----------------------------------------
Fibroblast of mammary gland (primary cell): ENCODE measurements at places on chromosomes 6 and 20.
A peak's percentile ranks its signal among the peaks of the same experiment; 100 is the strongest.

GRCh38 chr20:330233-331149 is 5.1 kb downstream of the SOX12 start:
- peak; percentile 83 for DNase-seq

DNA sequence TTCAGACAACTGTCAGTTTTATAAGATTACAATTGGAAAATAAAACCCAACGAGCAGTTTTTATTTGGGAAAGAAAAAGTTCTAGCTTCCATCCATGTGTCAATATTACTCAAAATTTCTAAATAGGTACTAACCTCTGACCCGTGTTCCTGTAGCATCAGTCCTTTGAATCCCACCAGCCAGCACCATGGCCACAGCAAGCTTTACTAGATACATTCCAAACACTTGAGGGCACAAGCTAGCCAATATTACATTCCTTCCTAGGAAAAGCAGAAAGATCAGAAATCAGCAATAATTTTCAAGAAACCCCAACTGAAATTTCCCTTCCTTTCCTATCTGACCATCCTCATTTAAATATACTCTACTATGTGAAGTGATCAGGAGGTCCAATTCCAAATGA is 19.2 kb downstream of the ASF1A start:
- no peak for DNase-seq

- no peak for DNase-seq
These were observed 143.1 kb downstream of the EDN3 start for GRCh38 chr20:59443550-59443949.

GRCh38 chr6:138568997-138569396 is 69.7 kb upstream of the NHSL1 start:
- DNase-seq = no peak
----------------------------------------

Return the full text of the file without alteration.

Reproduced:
Fibroblast of mammary gland (primary cell): ENCODE measurements at places on chromosomes 6 and 20.
A peak's percentile ranks its signal among the peaks of the same experiment; 100 is the strongest.

GRCh38 chr20:330233-331149 is 5.1 kb downstream of the SOX12 start:
- peak; percentile 83 for DNase-seq

DNA sequence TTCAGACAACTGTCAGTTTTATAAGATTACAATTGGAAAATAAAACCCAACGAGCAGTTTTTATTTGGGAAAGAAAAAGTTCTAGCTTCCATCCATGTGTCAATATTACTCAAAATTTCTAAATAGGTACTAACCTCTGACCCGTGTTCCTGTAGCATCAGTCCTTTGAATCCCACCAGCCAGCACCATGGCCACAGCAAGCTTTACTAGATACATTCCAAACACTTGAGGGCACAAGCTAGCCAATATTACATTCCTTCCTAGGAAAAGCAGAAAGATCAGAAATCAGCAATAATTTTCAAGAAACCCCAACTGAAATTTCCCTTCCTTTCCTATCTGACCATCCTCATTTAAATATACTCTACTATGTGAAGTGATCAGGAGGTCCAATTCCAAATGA is 19.2 kb downstream of the ASF1A start:
- no peak for DNase-seq

- no peak for DNase-seq
These were observed 143.1 kb downstream of the EDN3 start for GRCh38 chr20:59443550-59443949.

GRCh38 chr6:138568997-138569396 is 69.7 kb upstream of the NHSL1 start:
- DNase-seq = no peak